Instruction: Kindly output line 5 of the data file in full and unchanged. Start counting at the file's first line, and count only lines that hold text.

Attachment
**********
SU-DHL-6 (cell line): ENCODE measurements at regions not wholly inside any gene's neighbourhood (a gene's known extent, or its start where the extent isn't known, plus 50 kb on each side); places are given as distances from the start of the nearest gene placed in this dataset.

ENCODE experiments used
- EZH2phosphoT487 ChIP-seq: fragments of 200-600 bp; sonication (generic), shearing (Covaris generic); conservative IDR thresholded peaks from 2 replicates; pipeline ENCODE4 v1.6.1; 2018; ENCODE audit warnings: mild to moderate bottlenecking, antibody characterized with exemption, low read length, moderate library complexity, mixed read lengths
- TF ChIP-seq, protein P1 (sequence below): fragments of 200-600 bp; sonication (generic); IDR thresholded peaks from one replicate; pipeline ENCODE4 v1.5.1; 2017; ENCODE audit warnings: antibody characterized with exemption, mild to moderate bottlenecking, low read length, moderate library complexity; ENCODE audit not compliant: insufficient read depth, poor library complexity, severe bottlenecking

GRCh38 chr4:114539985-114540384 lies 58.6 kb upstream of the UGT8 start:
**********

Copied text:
GRCh38 chr4:114539985-114540384 lies 58.6 kb upstream of the UGT8 start: